The Woman in White

The Woman in White


(24 Reviews)
The Woman in White by Wilkie Collins









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The Woman in White


(24 Reviews)
The Woman in White is widely regarded as the first in the genre of 'sensation novels'. It follows the story of two sisters living in Victorian England with their selfish, uninterested uncle as their guardian. Marian Halcombe is the elder of the two sisters, and a remarkably ugly woman, but with courage, strength and resourcefulness in abundance. The younger, her beautiful half-sister Laura Fairlie, is engaged to a rich man by the name of Sir Percival Glyde.

Book Excerpt

his hand, the golden Papa has a letter; and after he has made his excuse for disturbing us in our Infernal Region with the common mortal Business of the house, he addresses himself to the three young Misses, and begins, as you English begin everything in this blessed world that you have to say, with a great O. 'O, my dears,' says the mighty merchant, 'I have got here a letter from my friend, Mr.----'(the name has slipped out of my mind; but no matter; we shall come back to that; yes, yes--right-all-right). So the Papa says, 'I have got a letter from my friend, the Mister; and he wants a recommend from me, of a drawing-master, to go down to his house in the country.' My-soul-bless-my-soul! when I heard the golden Papa say those words, if I had been big enough to reach up to him, I should have put my arms round his neck, and pressed him to my bosom in a long and grateful hug! As it was, I only bounced upon my chair. My seat was on thorns, and my soul was on fire to speak but I held my tongue, and let Papa go...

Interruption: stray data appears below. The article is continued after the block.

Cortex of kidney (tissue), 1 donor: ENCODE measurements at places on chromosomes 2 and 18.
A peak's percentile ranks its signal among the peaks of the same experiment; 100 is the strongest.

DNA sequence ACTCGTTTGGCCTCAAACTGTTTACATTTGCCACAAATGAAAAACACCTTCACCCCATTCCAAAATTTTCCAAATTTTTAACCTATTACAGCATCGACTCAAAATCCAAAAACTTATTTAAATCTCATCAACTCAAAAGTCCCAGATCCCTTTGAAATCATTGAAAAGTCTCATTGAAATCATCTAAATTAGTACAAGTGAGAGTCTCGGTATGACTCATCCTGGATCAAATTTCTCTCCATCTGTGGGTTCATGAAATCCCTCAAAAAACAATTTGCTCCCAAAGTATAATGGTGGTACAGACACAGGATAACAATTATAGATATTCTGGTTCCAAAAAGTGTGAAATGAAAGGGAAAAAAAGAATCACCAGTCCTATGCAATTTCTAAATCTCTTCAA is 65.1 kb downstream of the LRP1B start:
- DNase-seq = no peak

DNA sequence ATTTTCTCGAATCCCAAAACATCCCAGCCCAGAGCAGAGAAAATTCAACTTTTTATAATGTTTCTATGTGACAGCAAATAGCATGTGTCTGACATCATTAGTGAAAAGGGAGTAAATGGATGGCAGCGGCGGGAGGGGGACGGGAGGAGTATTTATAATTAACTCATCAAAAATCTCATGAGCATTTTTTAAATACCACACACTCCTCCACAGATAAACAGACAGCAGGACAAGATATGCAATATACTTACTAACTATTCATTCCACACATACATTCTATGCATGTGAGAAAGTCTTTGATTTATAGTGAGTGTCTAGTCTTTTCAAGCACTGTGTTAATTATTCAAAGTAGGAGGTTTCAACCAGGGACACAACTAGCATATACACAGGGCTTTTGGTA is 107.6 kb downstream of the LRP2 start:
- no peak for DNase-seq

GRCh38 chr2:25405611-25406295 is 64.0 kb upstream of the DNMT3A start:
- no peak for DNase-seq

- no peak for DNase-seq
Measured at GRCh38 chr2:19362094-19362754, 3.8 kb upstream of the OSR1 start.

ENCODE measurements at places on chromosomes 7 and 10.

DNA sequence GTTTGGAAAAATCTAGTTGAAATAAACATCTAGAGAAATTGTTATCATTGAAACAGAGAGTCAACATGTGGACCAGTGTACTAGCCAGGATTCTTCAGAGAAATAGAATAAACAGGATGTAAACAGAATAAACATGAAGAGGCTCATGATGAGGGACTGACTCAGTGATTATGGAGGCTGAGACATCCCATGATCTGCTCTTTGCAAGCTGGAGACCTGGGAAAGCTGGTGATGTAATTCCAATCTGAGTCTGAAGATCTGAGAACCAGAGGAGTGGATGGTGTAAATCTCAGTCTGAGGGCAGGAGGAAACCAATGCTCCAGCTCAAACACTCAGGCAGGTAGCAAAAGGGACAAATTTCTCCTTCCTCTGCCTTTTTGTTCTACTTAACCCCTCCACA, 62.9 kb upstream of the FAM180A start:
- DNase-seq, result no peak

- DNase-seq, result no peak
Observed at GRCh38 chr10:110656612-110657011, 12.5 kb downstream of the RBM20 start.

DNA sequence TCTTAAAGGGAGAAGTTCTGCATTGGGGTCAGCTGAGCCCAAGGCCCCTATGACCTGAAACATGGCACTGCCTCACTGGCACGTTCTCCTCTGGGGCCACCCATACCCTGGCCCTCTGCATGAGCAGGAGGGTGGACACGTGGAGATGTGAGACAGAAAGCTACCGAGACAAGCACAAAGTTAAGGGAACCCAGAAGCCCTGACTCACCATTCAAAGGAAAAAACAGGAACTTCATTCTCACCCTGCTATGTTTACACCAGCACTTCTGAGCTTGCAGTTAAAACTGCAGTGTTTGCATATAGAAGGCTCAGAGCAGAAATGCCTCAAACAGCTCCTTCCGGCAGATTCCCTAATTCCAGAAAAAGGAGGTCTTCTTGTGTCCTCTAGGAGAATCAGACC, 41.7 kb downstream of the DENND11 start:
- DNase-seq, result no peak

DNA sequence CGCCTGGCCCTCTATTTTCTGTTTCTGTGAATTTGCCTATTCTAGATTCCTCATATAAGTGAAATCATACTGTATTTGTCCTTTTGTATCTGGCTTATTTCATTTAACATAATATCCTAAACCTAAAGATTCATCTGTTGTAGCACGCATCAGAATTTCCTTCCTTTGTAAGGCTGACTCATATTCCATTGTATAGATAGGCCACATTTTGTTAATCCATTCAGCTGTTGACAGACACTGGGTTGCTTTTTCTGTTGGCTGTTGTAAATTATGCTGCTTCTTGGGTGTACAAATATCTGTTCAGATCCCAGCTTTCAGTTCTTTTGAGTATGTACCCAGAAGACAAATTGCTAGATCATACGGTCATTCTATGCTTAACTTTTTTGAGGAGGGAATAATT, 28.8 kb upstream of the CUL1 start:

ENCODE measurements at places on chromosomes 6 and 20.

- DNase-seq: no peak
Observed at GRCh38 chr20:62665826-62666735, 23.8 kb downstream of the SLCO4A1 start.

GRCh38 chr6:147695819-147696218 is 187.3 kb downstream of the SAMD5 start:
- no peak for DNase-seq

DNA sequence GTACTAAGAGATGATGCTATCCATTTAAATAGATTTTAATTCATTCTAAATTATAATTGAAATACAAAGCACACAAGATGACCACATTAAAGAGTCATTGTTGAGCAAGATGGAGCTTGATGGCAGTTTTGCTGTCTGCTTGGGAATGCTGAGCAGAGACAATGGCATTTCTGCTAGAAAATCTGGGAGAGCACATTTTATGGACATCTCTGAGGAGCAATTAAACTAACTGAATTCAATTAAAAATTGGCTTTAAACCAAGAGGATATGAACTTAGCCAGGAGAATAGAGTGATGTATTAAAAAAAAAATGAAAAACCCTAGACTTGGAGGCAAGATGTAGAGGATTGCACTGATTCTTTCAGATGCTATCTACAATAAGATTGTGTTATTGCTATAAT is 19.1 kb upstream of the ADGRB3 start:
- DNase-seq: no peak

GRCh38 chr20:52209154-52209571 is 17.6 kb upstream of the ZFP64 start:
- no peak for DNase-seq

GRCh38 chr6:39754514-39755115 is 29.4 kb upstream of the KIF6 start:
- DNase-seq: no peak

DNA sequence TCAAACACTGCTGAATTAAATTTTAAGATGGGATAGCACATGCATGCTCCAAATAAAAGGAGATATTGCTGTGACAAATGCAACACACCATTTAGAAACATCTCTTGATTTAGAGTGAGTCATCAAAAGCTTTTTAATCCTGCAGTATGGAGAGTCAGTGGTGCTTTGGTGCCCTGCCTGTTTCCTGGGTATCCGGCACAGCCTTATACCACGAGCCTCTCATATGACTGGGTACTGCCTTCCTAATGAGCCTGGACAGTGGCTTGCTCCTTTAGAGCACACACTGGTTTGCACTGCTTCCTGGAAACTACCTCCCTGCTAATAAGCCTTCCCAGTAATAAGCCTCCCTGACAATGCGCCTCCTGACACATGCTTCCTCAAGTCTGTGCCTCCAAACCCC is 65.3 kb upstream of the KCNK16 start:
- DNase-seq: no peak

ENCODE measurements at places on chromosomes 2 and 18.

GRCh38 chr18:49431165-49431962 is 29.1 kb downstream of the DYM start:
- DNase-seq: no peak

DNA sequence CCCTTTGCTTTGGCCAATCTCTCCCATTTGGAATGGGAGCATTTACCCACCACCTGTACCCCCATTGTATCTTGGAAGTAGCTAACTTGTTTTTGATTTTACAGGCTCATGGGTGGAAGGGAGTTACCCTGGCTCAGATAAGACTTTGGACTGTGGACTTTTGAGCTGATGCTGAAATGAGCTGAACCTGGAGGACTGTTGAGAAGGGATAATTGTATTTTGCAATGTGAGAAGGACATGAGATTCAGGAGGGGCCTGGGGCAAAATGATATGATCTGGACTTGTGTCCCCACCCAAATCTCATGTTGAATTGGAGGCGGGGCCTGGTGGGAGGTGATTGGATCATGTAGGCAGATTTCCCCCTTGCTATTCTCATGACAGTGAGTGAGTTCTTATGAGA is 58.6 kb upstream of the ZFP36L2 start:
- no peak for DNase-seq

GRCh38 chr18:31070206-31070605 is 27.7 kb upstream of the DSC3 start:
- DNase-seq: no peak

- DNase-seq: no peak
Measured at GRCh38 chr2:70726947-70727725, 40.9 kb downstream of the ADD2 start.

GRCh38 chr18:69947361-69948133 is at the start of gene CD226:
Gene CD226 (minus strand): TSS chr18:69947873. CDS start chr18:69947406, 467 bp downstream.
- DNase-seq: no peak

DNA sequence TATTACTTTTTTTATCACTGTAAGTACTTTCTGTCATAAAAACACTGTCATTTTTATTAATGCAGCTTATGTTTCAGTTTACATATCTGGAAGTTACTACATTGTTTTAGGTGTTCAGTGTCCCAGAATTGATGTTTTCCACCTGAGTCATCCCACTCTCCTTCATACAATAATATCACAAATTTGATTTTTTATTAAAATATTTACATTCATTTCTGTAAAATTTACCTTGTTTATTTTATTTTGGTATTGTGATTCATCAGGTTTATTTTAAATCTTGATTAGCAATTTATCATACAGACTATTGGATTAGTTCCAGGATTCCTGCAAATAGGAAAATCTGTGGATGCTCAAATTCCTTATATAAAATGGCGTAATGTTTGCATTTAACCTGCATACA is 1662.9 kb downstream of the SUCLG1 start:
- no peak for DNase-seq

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Readers reviews

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Most entries are quite interesting but some characters are not familiar to me when it comes to Brits during that period of time.
I thought the Woman in white was ghost hahaha but it's not.
The mystery is acceptable and the inequality and restricted freedoms of a woman back in the day are interesting, but dear God the pace is soooo slow. Marian's entries are interesting but I can't stand most of the others
Excellent prose not withstanding, the book was infinitely longer than it needed to be, with some parts staggeringly boring. Collins also attempts to subvert our imagination by being overly descriptive about the most mundane subjects, yet becoming very vague with others. Add to that the convolution of what was already an uninteresting plot, and you have the makings of, at best, a mediocre story. My understanding is that this story was serialized at the time of its release. That may have altered my perception of the overall story.

As for some of the characters-I'm not that familiar with the customs of the Brits during that time period, but the first part of the book seemed to have an undercurrent of lesbianism between Marian and Laura. Maybe it was customary of loving sisters at the time, but their touchy, feely, lip-locky behavior would likely be seen differently today. Not making any criticisms on that front; it was probably all that Collins could get away with in 1850. It also seemed that Laura was perhaps as feeble minded as Anne, just less noticeable, given her very different upbringing. Ultimately, she knew she had to marry a man though, as society required, but Marian would always be there-always.